"Rhyolite, platted in February, 1905, is the metropolis, being larger than the other towns in the district combined. Beatty, four miles east of Rhyolite, is next in importance, with Bullfrog, one mile south, Gold Center, five miles east, and South Bullfrog four miles east, in importance as named. Rhyolite has a population of 2,500 with perhaps, 4,000 people in the entire district.
"Rhyolite has daily mail and auto service from Goldfield, seventy-five miles; daily mail from Beatty, five miles; express, telegraph, telephone exchange, two banks, newspapers, modern hotel, three waterworks systems, fire department, improved streets, large stores, fine residences. It is the natural center of the district, being located 'in the center of the golden horseshoe, the heart of the mines.' The Las Vegas & Tonopah railway has been completed from Las Vegas on the Salt Lake Route to Beatty, a distance of 120 miles, and will be extended to Rhyolite, five miles further, as rapidly as possible. From Rhyolite, the road will be continued to Goldfield and Tonopah. The Bullfrog-Goldfield railway has been completed to Montana station, half way between Goldfield and Rhyolite and is expected to reach Rhyolite by Jan. 1, 1907. The Tonopah & Tidewater railway is being built from Ludlow on the Santa Fe to Tonopah via Rhyolite, and is now completed to Kingston, below the mouth of Amargosa canyon near Death valley. This road will also be built as fast as possible, giving the Bullfrog district three railroads -- a record-breaker for Nevada mining camps.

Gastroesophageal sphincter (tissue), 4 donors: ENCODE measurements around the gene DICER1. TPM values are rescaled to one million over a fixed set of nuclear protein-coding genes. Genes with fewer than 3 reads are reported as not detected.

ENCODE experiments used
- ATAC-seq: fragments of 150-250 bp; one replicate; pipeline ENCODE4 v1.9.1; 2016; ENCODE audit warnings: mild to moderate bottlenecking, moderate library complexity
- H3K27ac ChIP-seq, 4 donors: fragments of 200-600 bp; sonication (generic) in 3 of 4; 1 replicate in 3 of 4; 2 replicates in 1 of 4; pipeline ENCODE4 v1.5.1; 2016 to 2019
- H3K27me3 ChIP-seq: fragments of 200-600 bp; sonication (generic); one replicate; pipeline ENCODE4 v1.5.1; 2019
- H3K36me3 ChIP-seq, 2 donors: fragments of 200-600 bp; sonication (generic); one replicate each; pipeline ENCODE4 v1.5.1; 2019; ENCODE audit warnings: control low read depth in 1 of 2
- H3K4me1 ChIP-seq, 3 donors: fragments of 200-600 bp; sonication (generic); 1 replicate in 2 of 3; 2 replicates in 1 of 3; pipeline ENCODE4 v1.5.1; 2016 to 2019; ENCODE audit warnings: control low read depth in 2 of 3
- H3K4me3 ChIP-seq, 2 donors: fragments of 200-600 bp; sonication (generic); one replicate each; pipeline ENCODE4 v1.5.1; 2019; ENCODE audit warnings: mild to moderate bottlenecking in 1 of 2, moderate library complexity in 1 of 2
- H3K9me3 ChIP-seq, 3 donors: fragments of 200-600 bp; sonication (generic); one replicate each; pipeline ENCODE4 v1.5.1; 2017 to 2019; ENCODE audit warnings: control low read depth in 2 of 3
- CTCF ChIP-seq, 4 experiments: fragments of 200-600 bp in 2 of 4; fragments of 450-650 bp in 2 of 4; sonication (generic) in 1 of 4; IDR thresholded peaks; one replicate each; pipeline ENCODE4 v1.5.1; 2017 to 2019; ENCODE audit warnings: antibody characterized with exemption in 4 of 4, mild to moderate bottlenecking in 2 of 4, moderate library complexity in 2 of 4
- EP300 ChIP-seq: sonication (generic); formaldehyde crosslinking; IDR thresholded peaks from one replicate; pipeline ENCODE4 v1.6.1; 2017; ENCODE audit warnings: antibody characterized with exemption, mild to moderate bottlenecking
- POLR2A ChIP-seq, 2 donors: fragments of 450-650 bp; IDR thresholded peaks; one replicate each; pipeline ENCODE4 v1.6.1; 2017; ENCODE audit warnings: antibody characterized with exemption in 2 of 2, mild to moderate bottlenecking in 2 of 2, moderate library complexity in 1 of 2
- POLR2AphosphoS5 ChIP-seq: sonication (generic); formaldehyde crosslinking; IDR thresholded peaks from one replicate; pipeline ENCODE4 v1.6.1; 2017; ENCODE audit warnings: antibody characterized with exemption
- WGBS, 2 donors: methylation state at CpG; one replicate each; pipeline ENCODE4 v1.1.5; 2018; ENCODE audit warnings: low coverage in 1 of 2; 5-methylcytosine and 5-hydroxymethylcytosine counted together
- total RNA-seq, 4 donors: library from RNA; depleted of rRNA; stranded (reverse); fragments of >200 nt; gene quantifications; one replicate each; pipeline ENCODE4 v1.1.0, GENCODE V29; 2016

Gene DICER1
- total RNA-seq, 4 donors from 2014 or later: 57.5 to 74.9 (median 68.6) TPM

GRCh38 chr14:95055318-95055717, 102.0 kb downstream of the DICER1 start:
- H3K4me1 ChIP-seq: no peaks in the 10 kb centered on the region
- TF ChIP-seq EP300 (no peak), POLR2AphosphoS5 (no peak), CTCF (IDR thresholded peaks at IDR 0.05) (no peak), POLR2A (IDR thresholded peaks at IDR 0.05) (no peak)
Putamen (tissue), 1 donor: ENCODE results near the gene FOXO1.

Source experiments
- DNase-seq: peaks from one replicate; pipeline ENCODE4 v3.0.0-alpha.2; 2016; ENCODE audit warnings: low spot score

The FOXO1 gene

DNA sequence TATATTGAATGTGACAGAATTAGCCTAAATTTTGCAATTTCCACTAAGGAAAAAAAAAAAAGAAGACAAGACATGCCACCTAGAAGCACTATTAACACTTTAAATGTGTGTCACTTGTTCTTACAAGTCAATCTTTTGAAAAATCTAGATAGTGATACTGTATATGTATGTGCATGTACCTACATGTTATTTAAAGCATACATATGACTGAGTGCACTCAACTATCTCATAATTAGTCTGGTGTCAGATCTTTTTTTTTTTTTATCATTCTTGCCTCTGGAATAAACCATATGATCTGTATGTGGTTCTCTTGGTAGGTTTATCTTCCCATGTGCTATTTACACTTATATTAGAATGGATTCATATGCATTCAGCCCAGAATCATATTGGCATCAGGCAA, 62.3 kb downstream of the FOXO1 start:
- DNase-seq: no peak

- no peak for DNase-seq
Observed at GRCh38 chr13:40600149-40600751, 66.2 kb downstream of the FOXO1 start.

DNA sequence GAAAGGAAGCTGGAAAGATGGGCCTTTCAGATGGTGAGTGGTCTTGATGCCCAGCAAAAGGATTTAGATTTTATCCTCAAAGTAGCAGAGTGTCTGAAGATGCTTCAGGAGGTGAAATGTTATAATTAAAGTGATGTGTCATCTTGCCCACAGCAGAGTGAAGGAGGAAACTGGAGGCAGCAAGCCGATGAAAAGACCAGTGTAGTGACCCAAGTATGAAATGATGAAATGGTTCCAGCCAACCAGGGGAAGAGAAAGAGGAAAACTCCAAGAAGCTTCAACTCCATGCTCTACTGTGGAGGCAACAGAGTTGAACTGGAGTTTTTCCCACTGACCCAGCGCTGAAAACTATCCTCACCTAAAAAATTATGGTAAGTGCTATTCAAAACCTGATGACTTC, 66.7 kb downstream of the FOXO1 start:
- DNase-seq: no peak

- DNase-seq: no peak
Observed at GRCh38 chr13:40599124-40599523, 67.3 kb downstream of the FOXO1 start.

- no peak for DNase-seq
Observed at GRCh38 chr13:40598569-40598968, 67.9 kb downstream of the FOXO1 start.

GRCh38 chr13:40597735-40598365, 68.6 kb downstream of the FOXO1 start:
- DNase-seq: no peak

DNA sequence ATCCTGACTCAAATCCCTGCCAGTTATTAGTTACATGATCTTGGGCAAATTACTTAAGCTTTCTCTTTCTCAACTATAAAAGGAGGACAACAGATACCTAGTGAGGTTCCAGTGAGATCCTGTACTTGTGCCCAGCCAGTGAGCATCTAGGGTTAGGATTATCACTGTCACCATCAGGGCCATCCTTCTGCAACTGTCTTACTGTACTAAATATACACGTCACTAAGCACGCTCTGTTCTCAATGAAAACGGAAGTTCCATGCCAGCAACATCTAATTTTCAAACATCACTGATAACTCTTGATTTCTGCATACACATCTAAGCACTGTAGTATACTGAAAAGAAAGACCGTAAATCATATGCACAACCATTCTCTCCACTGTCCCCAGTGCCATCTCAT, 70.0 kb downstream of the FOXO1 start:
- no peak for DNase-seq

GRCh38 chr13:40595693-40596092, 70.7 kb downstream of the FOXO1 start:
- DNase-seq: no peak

"Numerous milling projects are assured, with private mills by the Shoshone Consolidated, Tramp Consolidated, Mayflower and Starlight, Gold Bar, National Bank, Happy Hooligan, Gold Bullfrog and others. The district is also assured of electrical plants for power and lighting purposes.
"With the immense deposits of milling ore, together with rich shoots of shipping ore, now opened, the district will output an enormous tonnage for years, and the opening of the mines is only commenced. With three railroads the transportation problem will be solved, and with the abundance of water now piped into the heart of the mines the water supply is unquestionably adequate. These three features combine to make the future assured.
"There are eight producing mines within an area of one mile of Rhyolite, and ten in the entire district. Shipments are made to Salt Lake City. Many hundreds of thousands of tons of marketable ore are in sight within this radius. Development is in progress upon a large number of properties, many of which are equipped with up-to-date machinery."
How Bullfrog Was Discovered.
"Ed" Cross, who with "Shorty" Harris drove the first stakes in the Bullfrog district, Aug. 9, 1904, happened to be at Rhyolite when the excursionists arrived there.